In an era marked by technological advancements, Treasury Cabinet Secretary, Njuguna Ndung’u, has unveiled a groundbreaking initiative set to transform the landscape of tax refunds.

The innovative approach centred around personalized reimbursements through electronic receipts obtained from supermarket purchases, heralds a significant departure from conventional compensation channels routed through companies.

Ndung’u, while underscoring the immense potential of this novel concept, lamented the missed opportunities thus far.

"We missed the boat somewhere. In this age of technology, we can decide that we are going to have personalised tax refunds through one’s receipts when we purchase things in the supermarket. Then we are going to compensate you directly and not through the firm," articulated Ndung’u, emphasizing the pivotal role of technology in streamlining tax procedures.

At the heart of this transformative endeavour lies the Electronic Tax Invoice Management System (eTIMS), slated for implementation with a looming deadline of March 31.

This system not only promises to revolutionize tax refunds but also aims to enhance efficiency and transparency within the taxation framework.

The recent introduction of eTIMS Lite by the Kenya Revenue Authority (KRA) marks a pivotal step towards inclusivity, particularly for players in the informal sector.

By extending the reach of electronic invoicing systems, the KRA aims to encompass a broader spectrum of businesses, fostering a more equitable tax ecosystem.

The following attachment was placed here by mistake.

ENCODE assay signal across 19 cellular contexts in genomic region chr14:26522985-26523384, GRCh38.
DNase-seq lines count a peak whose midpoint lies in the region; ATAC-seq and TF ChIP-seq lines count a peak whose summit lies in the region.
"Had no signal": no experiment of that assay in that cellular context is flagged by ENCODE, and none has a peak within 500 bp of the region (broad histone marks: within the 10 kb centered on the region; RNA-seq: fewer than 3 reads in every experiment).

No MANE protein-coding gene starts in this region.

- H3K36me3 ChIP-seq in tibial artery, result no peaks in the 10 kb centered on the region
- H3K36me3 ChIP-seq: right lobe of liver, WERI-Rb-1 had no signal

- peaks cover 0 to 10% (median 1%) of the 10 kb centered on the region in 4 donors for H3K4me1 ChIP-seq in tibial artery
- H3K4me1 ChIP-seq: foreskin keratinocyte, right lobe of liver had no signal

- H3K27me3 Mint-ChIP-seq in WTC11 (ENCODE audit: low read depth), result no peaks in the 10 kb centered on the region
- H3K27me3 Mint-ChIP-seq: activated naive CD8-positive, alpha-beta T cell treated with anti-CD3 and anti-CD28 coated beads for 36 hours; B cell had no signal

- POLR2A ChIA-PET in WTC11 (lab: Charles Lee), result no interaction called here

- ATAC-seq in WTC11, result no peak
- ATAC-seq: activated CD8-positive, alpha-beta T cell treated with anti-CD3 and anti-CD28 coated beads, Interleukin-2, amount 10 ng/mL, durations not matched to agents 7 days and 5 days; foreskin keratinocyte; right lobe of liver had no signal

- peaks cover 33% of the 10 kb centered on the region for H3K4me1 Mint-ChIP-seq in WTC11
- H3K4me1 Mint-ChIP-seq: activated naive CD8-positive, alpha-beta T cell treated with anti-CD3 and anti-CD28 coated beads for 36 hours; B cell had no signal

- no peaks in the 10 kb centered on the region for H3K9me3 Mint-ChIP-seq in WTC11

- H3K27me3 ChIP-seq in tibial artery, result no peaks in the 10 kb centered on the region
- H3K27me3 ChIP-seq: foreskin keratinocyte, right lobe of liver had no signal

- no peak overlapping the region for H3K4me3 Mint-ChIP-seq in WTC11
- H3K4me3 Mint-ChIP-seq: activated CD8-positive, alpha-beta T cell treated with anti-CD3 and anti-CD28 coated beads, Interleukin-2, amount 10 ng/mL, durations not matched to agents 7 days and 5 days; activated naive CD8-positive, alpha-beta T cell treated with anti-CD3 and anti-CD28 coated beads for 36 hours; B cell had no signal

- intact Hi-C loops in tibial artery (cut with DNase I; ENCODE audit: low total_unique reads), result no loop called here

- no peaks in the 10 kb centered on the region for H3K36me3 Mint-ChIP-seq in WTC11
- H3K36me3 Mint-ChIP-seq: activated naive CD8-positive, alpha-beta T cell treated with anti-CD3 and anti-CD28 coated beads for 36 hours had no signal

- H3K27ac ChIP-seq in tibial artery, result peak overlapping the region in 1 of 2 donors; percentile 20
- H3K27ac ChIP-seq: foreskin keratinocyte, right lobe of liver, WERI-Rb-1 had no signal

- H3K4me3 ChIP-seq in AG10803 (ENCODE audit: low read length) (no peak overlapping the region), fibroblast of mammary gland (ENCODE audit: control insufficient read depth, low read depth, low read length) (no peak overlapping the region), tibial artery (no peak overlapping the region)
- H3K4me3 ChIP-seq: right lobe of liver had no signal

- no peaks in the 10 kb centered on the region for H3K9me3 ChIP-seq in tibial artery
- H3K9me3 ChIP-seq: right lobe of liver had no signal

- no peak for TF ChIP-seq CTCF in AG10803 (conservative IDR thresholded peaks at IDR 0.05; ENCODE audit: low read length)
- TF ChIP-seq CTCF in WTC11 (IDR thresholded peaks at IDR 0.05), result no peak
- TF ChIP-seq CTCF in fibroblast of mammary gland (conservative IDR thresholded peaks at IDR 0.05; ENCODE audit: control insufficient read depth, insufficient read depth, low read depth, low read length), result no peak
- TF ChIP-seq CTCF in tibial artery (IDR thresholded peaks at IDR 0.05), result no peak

However, amidst these advancements, the KRA has revised its stance on exemptions, notably for farmers and small enterprises with turnovers below Sh5 million.

Contrary to previous exemptions, all businesses operating within Kenya are now mandated to electronically generate and transmit invoices, as per the regulations stipulated by the KRA.

“The following transactions shall be excluded from the requirement of an electronic tax invoice…supplies by a resident person whose annual turnover is less than five million shillings,” explained the KRA, delineating the parameters of the revised regulations.

Notably, transactions such as emoluments, imports, interest, airline passenger ticketing, accounting adjustments, fees charged by financial institutions, and services provided by foreigners without a permanent establishment in Kenya, fall under the purview of these regulations.

As Kenya charts a course towards modernizing its tax infrastructure, the paradigm shift towards personalized tax refunds marks a significant stride in aligning tax policies with contemporary technological capabilities.

With the deadline for eTIMS implementation fast approaching, stakeholders anticipate a transformative impact on tax administration, heralding a new era of efficiency and accountability.